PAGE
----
cristatus; the only marine lizard in the
Marine iguanas are generally
gray to black in color, but males may develop
blotches of coppery green and red during the
mating season. The extent and vibrancy of those
colors varies from island to island. Juveniles
usually have a light-colored dorsal stripe. A
nasal gland filters its blood for excess salt
ingested while eating, which is expelled through
the nostrils, often leaving white patches of salt
on its face.
Built for marine life, the
marine iguana lacks agility on land but is
a graceful swimmer. Its laterally flattened tail
and spiky dorsal fins aid in propulsion, while
its long, sharp claws allow it to hold onto rocks
in strong currents.
Marine iguanas vary in body size, which is
different depending on the island the individual
iguana inhabits. The largest reach a length of
about 3 feet and weight of about 3 pounds. Males
are up to 70 percent larger than females.
Distribution and Habitat
Marine iguanas are only found on the Galapagos
Islands. They are most commonly found on rocky
shores, but have been seen in marshes and on
mangrove beaches. Each individual island has its
own subspecies, with size being the most
conspicuous difference between each subspecies.
Marine iguanas feed almost exclusively on
marine algae. During high low tides, green algae,
which is usually avoided, is eaten more often
since the usual red algae is not available.
Usually, however, the 4-5 red algal species are
the food of choice for marine iguanas.
Larger members of the species feed more often
by diving at high tide, while smaller animals are
restricted to intertidal feeding at low tide.
Average dive depth is 5 to 15 feet, but dives of
50 feet have been recorded. Since the waters
around the Galapagos Island are usually
relatively cold, most dives only last a few
minutes, but marine iguanas have been observed
staying submerged for more than half an hour when
the water is warm.
Breeding season runs from December into March.
Males are selected by females on the basis of
their body size, with larger males being
preferred. Mating territories are established and
defended by males.
About a month after mating, the female lays
1-6 eggs in a burrow dug 12-32 inches deep into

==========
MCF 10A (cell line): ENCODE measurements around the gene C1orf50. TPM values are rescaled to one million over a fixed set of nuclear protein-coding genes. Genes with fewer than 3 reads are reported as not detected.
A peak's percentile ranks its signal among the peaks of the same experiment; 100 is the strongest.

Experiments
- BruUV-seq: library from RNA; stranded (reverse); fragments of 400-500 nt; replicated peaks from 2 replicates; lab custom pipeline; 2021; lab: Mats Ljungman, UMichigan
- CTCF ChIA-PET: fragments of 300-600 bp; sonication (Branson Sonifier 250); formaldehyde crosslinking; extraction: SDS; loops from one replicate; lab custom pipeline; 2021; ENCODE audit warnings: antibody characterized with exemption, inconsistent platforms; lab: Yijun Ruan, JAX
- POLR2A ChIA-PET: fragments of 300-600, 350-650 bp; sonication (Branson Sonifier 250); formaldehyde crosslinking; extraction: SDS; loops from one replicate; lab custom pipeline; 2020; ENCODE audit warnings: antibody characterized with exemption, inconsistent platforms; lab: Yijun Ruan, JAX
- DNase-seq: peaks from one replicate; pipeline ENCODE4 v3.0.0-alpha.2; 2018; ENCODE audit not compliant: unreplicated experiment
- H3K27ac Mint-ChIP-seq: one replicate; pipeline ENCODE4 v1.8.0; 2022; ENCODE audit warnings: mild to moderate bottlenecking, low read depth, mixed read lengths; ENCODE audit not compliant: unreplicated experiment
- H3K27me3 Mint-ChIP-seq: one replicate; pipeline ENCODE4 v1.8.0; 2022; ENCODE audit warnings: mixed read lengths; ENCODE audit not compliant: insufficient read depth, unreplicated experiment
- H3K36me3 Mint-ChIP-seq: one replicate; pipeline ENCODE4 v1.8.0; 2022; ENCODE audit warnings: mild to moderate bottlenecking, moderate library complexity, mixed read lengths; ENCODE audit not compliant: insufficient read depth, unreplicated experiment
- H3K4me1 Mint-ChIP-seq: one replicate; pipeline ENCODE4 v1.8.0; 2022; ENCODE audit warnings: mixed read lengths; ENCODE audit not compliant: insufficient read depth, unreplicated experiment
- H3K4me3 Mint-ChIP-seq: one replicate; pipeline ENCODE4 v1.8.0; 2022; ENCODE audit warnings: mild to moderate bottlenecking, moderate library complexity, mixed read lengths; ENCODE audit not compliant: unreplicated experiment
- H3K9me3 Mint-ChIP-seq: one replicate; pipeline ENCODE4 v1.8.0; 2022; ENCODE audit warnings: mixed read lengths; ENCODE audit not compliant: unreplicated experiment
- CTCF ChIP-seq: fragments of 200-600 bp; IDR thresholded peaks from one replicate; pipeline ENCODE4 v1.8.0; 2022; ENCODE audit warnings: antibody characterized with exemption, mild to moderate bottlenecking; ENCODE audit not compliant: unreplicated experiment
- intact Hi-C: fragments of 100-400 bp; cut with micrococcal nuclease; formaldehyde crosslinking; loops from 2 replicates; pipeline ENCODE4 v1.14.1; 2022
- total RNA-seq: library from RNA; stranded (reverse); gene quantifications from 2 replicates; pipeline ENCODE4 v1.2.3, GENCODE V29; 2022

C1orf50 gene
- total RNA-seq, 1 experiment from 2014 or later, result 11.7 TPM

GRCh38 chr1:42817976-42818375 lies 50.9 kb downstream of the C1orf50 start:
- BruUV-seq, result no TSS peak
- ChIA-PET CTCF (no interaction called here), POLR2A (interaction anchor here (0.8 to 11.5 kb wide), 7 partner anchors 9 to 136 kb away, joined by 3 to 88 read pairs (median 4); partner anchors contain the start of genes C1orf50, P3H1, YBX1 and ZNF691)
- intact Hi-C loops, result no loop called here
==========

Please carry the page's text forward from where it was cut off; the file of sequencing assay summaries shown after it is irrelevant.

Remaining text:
sand or volcanic ash up to 1,000 feet inland. She
guards the burrow for several days before leaving
the eggs to finish incubation, which takes about
95 days. Hatchlings are on their own from the
beginning, and usually scramble for cover
imediately after leaving the burrow.
Females reach sexual maturity at 3-5 years,
males at 6-8 years. Average lifespan in the wild
has not been recorded.
Other Behaviors and
The marine iguana regulates its body
temperature by alternating from cold ocean water
to basking on rocks near shore. It is active
during the day and spends the first few hours
after sunrise basking in the sun in preparation
for activity. When their body temperature is low,
these animals move more sluggishly and are
therefore at greater risk of predators. To
counter this vulnerability, the marine iguana
displays a highly aggressive behavior to bluff
its way to escape.
The Marine Iguana is currently labeled as
vulnerable in its conservation status. Since the
Galapagos Islands do not naturally have many
predators, the animals that live there never
developed the defenses needed to help protect
them against new enemies. This lack of
development makes them more vulnerable to attack
and becoming ill due to new bacteria as these
islands attract more and more people and animals
from different parts of the world.
genus & species Amblyrhynchus cristatus
Animal Diversity Web http://animaldiversity.org/accounts/Amblyrhynchus_cristatus/
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